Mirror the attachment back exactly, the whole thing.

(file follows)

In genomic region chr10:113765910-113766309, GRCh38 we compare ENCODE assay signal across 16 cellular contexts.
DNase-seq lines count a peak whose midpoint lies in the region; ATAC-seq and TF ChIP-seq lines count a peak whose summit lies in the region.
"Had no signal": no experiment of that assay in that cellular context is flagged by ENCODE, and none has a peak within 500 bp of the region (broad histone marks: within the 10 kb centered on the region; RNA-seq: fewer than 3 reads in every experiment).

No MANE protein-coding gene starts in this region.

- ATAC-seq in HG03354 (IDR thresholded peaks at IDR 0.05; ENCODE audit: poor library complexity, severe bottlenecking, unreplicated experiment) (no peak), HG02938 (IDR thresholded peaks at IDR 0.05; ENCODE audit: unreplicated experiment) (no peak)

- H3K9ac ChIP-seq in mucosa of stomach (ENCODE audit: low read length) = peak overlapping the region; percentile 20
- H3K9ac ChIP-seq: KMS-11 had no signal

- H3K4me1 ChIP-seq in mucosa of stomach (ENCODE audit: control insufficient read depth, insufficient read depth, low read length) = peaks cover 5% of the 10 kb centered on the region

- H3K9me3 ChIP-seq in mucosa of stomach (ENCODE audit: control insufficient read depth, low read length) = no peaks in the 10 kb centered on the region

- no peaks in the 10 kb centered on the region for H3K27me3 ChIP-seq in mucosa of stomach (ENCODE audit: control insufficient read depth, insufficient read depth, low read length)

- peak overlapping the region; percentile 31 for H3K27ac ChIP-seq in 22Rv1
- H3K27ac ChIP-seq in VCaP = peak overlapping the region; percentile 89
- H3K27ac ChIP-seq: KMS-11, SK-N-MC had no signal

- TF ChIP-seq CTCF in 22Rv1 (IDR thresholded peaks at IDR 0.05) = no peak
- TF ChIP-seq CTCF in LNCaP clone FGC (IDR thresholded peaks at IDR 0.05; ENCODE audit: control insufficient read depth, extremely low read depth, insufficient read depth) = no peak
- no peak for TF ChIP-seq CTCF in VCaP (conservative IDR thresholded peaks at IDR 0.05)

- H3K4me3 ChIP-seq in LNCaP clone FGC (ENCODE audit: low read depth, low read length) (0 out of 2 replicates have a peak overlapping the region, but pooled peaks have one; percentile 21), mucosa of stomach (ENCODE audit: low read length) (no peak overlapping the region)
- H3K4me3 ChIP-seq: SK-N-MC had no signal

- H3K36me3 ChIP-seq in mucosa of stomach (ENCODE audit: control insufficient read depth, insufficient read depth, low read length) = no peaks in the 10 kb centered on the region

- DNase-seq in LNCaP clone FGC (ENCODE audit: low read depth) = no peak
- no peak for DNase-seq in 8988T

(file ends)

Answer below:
In genomic region chr10:113765910-113766309, GRCh38 we compare ENCODE assay signal across 16 cellular contexts.
DNase-seq lines count a peak whose midpoint lies in the region; ATAC-seq and TF ChIP-seq lines count a peak whose summit lies in the region.
"Had no signal": no experiment of that assay in that cellular context is flagged by ENCODE, and none has a peak within 500 bp of the region (broad histone marks: within the 10 kb centered on the region; RNA-seq: fewer than 3 reads in every experiment).

No MANE protein-coding gene starts in this region.

- ATAC-seq in HG03354 (IDR thresholded peaks at IDR 0.05; ENCODE audit: poor library complexity, severe bottlenecking, unreplicated experiment) (no peak), HG02938 (IDR thresholded peaks at IDR 0.05; ENCODE audit: unreplicated experiment) (no peak)

- H3K9ac ChIP-seq in mucosa of stomach (ENCODE audit: low read length) = peak overlapping the region; percentile 20
- H3K9ac ChIP-seq: KMS-11 had no signal

- H3K4me1 ChIP-seq in mucosa of stomach (ENCODE audit: control insufficient read depth, insufficient read depth, low read length) = peaks cover 5% of the 10 kb centered on the region

- H3K9me3 ChIP-seq in mucosa of stomach (ENCODE audit: control insufficient read depth, low read length) = no peaks in the 10 kb centered on the region

- no peaks in the 10 kb centered on the region for H3K27me3 ChIP-seq in mucosa of stomach (ENCODE audit: control insufficient read depth, insufficient read depth, low read length)

- peak overlapping the region; percentile 31 for H3K27ac ChIP-seq in 22Rv1
- H3K27ac ChIP-seq in VCaP = peak overlapping the region; percentile 89
- H3K27ac ChIP-seq: KMS-11, SK-N-MC had no signal

- TF ChIP-seq CTCF in 22Rv1 (IDR thresholded peaks at IDR 0.05) = no peak
- TF ChIP-seq CTCF in LNCaP clone FGC (IDR thresholded peaks at IDR 0.05; ENCODE audit: control insufficient read depth, extremely low read depth, insufficient read depth) = no peak
- no peak for TF ChIP-seq CTCF in VCaP (conservative IDR thresholded peaks at IDR 0.05)

- H3K4me3 ChIP-seq in LNCaP clone FGC (ENCODE audit: low read depth, low read length) (0 out of 2 replicates have a peak overlapping the region, but pooled peaks have one; percentile 21), mucosa of stomach (ENCODE audit: low read length) (no peak overlapping the region)
- H3K4me3 ChIP-seq: SK-N-MC had no signal

- H3K36me3 ChIP-seq in mucosa of stomach (ENCODE audit: control insufficient read depth, insufficient read depth, low read length) = no peaks in the 10 kb centered on the region

- DNase-seq in LNCaP clone FGC (ENCODE audit: low read depth) = no peak
- no peak for DNase-seq in 8988T